NeTS: Small:

End-User Behavior and Prospect Pricing in Wireless Data Networks

Broader Impact:

Over the last few years, the advent of easy to use, smart and programmable radio devices is resulting in a seemingly irreversible trend where end-users have the ability to control devices with a greater degree of freedom than ever. This trend behooves the inevitable question of how end-user actions impact the underlying engineered system design and vice-versa. While this is a question that has wide ranging implications related to user interfaces and many different aspects, the focus of this project is to use prospect theory as a tool to model these interactions, especially as it relates to the pricing of wireless data. In this context, this research project is a comprehensive attempt by a wireless networking researcher and a cognitive psychologist to study a set of initial problems that hold greater promise. The successful completion of this research will serve up useful pointers to how prospect pricing can be used by the SPs to influence end-user actions and in turn drive solutions that improve the load-balancing performance of HetNets and manage the ever increasing demand for data.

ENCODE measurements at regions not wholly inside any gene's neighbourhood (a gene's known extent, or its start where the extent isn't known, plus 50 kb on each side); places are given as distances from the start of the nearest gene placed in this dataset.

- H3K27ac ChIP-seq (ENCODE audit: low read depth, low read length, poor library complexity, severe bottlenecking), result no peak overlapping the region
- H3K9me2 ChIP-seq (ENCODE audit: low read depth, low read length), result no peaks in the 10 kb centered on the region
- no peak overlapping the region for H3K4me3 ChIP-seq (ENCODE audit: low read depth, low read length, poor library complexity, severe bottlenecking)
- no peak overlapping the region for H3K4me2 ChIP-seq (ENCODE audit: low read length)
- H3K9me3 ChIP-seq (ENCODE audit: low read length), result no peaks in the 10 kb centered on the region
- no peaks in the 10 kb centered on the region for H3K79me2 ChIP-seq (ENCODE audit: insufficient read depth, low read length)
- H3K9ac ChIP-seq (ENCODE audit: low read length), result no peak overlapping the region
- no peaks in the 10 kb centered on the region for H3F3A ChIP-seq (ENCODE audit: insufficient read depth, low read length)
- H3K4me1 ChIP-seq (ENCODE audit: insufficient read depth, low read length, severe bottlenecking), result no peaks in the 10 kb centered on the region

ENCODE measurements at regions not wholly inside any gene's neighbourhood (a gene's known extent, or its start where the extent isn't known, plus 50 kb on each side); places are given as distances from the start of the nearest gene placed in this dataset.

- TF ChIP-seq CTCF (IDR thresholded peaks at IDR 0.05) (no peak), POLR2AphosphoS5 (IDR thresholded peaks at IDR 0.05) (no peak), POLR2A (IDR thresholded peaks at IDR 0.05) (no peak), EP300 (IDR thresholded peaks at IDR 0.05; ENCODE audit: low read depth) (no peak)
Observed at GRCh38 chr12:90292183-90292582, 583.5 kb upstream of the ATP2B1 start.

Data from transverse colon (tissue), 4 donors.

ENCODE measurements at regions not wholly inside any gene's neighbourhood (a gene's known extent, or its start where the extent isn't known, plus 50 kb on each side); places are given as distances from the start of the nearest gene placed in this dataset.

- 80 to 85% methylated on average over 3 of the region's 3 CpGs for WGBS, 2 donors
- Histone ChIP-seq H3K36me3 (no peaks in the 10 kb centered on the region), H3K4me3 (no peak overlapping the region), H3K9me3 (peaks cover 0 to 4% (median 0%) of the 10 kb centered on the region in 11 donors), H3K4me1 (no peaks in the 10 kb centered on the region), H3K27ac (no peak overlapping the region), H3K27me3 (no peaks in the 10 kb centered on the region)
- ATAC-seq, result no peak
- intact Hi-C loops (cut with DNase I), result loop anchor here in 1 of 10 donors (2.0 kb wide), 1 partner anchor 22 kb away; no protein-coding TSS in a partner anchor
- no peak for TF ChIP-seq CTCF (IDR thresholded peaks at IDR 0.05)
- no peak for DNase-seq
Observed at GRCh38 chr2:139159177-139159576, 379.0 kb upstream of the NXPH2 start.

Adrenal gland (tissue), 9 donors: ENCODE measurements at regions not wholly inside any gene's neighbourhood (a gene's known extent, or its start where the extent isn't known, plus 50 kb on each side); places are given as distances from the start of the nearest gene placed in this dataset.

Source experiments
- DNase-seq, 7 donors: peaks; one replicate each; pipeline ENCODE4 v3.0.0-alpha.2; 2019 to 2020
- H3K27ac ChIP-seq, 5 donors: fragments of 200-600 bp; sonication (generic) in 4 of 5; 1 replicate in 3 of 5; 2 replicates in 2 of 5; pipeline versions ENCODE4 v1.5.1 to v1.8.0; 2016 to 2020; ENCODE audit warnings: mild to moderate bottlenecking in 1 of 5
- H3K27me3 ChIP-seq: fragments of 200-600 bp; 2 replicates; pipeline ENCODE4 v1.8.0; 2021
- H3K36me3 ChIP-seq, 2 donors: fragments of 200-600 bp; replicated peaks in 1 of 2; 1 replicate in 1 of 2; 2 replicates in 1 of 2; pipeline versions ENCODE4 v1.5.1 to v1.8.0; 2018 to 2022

The PI and co-PI have been actively involved at Rutgers in promoting underrepresented groups in the graduate school as well undergraduate research. The psychophysics experiments and the proposed activities using the software/hardware platform provides a tangible means to involve undergraduate students in research and the PIs will draw on their past activities in this regard to do the same in this project. The educational outreach includes instruction of graduate students through the Wireless Communications Technologies course and the Memory and Attention course, and will have a significant impact by exposing graduate students to an area of emerging interest, namely PT in wireless networks. The active publication record of the PIs indicate that the results of this project will be widely disseminated. Specifically, we will make available to the research community at large the psychophysics experimental platform that we develop as an open resource.